Partners: BARDA, AstraZeneca, Johnson & Johnson, Novavax, Vaxart
Maryland CDMO Emergent BioSolutions had a history with the U.S. government long before it began its work as a major manufacturing partner on the nation’s COVID-19 response.
Back in 2012, the Department of Health and Human Services’ Biomedical Advanced Research and Development Authority (BARDA) chipped in on the cost of constructing Emergent’s Bayview Baltimore plant as a pandemic response site.
So when COVID-19 hit, the government came knocking on Emergent’s door—and had another big check in hand to get the ball rolling on a massive manufacturing scale-up.
In June, BARDA shelled out a whopping $628 million to Emergent to scale production of targeted COVID-19 vaccine candidates to make "tens to hundreds of millions" of doses available through 2021. The contract was part of the Trump administration's "Operation Warp Speed" development initiative to speed promising COVID-19 vaccines through clinical trials and into mass production before the end of 2020.
As part of the agreement, the government devoted $542.7 million to reserve bulk manufacturing capacity at Emergent's Baltimore Bayview site—the product of BARDA's 2012 contract— and reserved the remaining $85.5 million to expand fill/finish capacity at two Emergent plants in Baltimore and Rockville, Maryland.
By that point in the U.S. response to COVID-19, Emergent had already signed on to help manufacture hundreds of millions of shots for Johnson & Johnson and AstraZeneca—which have both emerged as frontrunners in the race for a vaccine—and Novavax, which is in phase 3 testing for its shot. The CDMO also has a deal on the table with Vaxart for an oral-dosage coronavirus vaccine.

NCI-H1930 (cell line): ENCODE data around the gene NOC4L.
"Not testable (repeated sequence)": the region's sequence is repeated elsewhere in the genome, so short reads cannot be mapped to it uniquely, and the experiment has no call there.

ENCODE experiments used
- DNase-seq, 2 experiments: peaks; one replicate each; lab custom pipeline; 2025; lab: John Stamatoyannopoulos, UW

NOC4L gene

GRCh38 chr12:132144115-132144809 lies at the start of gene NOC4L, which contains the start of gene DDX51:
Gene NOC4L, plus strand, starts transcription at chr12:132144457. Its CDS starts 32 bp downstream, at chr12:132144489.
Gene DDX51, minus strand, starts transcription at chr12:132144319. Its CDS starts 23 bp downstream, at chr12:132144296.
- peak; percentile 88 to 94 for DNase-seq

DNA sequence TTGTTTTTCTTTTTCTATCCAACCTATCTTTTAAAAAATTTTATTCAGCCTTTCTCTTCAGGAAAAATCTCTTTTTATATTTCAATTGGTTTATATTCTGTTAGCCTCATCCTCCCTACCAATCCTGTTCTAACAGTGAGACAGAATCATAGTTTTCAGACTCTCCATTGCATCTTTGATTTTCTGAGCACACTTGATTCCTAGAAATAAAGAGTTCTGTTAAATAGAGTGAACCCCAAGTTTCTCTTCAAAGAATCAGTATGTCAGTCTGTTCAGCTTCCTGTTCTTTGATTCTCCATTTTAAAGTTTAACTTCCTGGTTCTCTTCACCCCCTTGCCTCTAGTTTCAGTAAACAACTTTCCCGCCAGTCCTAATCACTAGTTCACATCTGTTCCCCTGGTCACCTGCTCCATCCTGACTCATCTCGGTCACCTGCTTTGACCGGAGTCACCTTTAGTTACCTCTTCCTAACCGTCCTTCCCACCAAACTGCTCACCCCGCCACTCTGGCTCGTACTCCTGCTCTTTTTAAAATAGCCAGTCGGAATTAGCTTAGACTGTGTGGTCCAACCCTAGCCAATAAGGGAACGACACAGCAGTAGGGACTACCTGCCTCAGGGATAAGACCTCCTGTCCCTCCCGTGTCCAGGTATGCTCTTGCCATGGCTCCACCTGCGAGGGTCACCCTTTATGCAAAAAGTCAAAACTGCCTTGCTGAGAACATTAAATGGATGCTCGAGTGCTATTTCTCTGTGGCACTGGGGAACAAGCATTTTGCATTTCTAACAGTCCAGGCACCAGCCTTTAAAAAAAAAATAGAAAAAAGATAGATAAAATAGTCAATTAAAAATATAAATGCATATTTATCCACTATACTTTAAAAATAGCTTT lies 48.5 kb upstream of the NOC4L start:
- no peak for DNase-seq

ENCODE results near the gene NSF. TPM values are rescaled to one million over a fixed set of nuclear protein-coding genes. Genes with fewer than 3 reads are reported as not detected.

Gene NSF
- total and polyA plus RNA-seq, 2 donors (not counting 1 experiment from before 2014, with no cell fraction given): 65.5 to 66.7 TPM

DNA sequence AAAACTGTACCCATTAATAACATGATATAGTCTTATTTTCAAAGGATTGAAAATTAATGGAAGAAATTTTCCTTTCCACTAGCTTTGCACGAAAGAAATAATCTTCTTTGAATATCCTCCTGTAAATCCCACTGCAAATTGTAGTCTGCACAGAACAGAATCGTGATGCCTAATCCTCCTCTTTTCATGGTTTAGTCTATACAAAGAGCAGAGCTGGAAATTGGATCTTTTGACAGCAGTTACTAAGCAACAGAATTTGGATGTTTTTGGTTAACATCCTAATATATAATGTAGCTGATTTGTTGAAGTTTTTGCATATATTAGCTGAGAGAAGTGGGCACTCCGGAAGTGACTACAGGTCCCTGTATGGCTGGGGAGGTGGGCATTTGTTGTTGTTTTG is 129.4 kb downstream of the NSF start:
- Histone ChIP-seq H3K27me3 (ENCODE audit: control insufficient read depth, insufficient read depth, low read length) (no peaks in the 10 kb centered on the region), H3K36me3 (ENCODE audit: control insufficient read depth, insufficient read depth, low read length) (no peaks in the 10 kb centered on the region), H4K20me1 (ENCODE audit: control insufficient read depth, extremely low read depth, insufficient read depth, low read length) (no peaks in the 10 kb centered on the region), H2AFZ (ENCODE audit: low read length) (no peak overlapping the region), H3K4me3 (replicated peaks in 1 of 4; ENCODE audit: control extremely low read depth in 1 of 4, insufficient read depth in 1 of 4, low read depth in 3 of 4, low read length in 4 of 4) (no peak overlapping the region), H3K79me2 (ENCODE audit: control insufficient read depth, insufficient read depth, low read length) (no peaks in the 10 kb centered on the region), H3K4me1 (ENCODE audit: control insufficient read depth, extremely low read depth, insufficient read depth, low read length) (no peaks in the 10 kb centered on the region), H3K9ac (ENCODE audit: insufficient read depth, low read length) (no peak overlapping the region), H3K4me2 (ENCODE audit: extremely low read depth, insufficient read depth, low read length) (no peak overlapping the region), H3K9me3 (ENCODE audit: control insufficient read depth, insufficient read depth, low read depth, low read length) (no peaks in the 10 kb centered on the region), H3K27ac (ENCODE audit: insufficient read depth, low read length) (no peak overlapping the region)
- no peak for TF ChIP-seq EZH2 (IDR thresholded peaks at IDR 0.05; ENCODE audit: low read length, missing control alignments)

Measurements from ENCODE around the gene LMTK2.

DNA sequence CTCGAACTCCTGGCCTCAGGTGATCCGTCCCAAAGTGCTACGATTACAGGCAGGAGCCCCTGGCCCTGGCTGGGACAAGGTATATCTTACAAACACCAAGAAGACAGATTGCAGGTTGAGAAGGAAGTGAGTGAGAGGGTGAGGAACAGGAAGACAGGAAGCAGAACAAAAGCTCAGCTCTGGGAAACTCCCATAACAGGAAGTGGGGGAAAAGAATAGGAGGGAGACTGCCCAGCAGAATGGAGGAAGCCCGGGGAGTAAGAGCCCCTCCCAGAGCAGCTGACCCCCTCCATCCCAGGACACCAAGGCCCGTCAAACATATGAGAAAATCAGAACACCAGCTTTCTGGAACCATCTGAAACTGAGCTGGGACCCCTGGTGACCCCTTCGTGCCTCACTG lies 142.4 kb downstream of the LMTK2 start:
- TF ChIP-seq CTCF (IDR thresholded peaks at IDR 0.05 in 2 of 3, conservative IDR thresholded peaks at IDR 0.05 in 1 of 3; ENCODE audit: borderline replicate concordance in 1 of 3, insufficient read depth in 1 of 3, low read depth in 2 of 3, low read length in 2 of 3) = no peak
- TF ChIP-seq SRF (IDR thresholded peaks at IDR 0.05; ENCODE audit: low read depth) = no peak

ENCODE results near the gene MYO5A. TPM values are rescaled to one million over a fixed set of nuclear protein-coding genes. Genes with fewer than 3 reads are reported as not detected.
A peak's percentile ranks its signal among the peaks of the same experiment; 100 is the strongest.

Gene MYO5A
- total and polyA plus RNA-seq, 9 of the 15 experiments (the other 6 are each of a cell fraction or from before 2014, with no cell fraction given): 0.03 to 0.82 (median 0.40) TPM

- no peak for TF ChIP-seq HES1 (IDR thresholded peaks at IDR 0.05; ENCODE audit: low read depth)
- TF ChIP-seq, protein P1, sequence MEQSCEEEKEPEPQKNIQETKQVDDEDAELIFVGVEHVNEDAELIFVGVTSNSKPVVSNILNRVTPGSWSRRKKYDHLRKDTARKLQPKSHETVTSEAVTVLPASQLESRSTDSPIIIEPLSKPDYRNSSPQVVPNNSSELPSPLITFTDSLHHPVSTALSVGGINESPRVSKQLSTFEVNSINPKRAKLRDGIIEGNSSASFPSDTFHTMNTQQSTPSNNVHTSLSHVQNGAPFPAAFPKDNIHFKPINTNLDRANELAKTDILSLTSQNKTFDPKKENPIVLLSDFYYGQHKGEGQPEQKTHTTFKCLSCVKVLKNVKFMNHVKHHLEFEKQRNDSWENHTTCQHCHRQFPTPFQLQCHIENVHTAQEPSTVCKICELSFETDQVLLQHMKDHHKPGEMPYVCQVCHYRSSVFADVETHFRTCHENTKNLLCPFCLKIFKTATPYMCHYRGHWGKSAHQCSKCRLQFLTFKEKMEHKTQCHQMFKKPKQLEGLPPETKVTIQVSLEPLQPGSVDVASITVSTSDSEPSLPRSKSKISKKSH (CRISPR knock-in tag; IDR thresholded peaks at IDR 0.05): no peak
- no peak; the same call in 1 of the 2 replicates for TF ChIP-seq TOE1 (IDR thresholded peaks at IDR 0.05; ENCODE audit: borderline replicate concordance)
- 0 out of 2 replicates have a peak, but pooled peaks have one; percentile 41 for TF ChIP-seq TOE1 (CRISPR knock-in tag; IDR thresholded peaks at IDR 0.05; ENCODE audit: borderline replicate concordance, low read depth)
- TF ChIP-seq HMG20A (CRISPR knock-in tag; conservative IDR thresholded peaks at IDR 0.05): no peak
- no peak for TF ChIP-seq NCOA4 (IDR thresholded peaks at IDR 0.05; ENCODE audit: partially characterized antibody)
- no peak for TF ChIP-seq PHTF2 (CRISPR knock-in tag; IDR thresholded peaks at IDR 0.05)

The CDMO's deal with J&J signed in July includes a five-year work order worth at least $480 million. Emergent agreed to provide "large-scale" drug substance manufacturing for J&J's recombinant DNA shot beginning in 2021, starting with a $480 million order for the first two years of the deal. For the final three years, the partners will use a "flexible capacity deployment model" to provide annual batches as needed, Emergent said.
Emergent signed its $87 million pact with AstraZeneca in June to reserve space at the Baltimore Bayview site through at least the end of the year.
Those major deals have been a boon for Emergent, but it hasn't always been a smooth road. In September and October, both AstraZeneca and J&J called halts to phase 3 testing of their vaccines after patients developed serious side effects.
Those scares sent Emergent's stock tumbling, but analysts predicted Emergent wouldn't likely take a financial hit even if both drugmakers flopped their testing due to protections in its contracts.
Between deals with AstraZeneca, J&J and BARDA, the company is assured $1.5 billion that “is largely protected from clinical trial risk, through contract protections, meaning that [Emergent] will highly likely recognize the majority of the $1.5B in revenue, irrespective of the clinical outcome of these trials,” Cantor Fitzgerald analysts said in October.
Those worries could ultimately prove a moot point for Emergent either way: Both AstraZeneca and J&J restarted those trials within weeks of halting. In late November, AstraZeneca read out its first interim results from its phase 3 testings showing its vaccine posted an average 70% efficacy between two dosage levels.